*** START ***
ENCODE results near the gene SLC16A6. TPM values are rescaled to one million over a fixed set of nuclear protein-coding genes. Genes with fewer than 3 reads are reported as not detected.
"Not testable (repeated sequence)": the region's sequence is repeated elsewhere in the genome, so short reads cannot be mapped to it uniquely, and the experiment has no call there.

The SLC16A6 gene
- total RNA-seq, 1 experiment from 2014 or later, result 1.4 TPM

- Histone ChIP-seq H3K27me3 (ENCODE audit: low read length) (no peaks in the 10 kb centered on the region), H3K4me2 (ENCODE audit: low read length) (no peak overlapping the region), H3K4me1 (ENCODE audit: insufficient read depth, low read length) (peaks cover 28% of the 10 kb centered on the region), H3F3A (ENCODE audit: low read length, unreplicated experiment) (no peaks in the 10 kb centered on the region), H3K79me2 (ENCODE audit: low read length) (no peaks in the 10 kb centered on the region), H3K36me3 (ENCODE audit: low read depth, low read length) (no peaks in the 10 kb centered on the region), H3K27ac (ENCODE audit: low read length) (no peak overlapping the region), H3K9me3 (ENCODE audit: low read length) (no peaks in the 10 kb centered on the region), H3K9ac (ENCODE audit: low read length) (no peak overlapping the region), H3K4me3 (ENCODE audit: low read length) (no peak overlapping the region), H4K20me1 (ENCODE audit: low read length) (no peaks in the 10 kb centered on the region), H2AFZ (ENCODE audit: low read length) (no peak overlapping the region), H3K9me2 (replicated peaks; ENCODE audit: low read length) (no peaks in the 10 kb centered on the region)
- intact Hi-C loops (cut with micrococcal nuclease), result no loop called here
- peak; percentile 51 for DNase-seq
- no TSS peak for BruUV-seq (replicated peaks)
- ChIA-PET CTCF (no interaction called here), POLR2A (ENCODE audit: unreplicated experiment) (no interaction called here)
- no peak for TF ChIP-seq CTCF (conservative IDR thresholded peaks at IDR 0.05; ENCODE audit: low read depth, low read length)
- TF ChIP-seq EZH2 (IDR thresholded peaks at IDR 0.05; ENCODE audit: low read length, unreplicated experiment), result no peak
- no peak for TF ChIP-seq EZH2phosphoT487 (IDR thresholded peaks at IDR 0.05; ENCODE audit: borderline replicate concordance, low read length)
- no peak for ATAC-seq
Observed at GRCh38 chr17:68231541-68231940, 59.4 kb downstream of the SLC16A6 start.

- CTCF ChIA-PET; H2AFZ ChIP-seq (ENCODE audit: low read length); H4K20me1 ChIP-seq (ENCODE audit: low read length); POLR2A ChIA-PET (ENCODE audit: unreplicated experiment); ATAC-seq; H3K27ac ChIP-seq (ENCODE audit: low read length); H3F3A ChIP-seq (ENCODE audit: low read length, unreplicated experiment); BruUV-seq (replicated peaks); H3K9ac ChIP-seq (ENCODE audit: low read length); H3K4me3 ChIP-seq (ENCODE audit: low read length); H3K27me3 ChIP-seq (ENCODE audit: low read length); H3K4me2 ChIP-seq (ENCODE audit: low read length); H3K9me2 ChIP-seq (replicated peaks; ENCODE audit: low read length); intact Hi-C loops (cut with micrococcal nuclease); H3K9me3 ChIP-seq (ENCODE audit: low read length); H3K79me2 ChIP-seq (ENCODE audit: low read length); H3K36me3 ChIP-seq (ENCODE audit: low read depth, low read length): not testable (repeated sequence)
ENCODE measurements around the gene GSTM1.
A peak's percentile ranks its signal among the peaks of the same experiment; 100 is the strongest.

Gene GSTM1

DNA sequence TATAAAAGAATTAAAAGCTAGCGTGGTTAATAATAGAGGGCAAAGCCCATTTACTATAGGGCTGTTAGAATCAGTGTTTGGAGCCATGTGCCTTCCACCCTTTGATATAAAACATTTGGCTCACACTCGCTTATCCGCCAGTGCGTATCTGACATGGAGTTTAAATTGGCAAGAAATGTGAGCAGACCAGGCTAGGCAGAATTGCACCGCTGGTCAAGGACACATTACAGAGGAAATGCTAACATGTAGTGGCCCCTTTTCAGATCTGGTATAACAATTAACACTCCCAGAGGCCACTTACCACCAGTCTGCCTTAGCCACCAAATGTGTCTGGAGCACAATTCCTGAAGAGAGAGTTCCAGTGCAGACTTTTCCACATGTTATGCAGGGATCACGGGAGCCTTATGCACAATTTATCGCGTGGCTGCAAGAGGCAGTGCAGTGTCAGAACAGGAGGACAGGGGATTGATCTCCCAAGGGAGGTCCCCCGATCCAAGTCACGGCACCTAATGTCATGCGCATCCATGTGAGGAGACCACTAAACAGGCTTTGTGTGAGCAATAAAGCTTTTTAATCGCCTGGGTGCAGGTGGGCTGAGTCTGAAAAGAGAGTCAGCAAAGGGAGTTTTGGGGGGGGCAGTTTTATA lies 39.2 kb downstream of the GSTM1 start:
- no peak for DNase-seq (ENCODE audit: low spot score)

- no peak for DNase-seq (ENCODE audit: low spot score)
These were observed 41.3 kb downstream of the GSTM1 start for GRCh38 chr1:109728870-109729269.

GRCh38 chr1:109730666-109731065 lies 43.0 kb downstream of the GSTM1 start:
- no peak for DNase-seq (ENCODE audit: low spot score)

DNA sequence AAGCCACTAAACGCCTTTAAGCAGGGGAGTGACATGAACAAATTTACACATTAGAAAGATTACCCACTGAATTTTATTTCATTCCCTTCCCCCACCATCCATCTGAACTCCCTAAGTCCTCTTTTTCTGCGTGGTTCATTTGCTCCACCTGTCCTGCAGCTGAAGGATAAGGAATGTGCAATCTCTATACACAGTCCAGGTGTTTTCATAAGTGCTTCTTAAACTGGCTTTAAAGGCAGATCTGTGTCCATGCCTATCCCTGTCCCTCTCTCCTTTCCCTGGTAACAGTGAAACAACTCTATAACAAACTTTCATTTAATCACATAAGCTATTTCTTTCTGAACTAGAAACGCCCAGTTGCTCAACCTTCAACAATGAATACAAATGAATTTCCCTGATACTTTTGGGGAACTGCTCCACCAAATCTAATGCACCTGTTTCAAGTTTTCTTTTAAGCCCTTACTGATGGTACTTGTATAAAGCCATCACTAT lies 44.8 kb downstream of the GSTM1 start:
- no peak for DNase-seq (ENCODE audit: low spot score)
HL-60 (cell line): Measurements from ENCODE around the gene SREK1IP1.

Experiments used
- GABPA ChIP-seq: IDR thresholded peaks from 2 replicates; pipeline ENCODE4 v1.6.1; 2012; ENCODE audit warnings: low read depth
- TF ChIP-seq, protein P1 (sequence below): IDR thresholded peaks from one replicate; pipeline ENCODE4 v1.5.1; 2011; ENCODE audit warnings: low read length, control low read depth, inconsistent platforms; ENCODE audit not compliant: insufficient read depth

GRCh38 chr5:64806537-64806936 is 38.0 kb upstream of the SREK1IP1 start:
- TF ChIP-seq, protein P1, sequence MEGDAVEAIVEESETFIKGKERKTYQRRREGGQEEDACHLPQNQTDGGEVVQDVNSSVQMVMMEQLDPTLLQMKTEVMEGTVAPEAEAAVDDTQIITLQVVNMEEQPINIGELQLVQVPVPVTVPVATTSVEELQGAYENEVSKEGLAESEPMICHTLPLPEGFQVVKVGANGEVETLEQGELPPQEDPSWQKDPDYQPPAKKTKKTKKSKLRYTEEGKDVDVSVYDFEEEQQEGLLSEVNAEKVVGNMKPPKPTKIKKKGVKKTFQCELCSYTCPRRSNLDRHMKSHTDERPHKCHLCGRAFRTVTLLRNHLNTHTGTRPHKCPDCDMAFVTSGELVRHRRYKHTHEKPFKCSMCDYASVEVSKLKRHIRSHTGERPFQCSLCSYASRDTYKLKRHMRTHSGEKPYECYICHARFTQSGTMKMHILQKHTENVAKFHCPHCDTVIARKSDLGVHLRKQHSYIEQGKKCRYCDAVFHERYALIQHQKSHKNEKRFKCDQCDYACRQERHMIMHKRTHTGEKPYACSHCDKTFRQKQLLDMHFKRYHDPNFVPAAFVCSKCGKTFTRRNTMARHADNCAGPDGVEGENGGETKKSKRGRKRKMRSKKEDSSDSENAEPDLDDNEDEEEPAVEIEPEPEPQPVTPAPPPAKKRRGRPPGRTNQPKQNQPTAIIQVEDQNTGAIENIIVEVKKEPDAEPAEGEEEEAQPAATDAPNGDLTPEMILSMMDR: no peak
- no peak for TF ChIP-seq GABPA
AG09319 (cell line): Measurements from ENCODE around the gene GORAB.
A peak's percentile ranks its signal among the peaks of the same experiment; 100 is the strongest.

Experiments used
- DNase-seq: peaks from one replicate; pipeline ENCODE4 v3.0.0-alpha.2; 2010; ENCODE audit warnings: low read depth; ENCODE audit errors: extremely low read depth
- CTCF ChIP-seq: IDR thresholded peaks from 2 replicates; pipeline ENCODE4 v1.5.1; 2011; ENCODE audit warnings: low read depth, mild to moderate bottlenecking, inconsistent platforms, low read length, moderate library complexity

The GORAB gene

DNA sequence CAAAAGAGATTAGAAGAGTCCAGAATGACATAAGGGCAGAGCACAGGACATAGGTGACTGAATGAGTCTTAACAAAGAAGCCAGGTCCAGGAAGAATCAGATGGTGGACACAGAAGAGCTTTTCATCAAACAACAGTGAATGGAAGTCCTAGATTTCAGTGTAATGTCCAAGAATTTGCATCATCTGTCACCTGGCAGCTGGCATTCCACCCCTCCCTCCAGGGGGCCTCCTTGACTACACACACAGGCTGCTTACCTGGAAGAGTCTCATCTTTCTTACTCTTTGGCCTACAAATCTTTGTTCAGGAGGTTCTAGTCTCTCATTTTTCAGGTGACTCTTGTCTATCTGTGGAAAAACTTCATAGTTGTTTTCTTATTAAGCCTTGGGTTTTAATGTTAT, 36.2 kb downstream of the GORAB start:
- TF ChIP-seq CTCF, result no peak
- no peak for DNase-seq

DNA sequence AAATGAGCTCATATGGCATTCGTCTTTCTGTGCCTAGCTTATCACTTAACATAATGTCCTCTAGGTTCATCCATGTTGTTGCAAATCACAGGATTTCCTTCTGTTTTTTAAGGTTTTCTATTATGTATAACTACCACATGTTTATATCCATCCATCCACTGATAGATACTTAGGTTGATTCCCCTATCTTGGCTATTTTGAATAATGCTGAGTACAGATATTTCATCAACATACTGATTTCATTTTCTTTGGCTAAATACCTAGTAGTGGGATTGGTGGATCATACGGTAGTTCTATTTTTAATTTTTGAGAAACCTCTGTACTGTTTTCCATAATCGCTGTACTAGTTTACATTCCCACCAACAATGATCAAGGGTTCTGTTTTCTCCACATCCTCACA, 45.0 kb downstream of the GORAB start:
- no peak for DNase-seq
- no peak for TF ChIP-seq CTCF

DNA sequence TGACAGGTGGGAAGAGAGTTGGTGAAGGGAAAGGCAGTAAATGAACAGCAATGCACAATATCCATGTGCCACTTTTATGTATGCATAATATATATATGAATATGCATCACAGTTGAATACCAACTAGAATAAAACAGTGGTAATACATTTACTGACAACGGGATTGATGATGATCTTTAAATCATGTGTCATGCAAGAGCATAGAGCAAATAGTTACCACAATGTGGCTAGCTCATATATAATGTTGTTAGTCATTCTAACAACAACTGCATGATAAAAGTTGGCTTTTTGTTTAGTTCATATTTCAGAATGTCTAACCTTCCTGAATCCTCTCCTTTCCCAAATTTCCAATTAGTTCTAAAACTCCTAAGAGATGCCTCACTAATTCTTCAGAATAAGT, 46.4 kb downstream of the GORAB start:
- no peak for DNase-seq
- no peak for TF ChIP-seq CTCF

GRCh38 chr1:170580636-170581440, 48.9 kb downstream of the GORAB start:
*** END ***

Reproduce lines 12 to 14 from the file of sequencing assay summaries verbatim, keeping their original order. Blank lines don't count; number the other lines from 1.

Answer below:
- no peak for TF ChIP-seq EZH2phosphoT487 (IDR thresholded peaks at IDR 0.05; ENCODE audit: borderline replicate concordance, low read length)
- no peak for ATAC-seq
Observed at GRCh38 chr17:68231541-68231940, 59.4 kb downstream of the SLC16A6 start.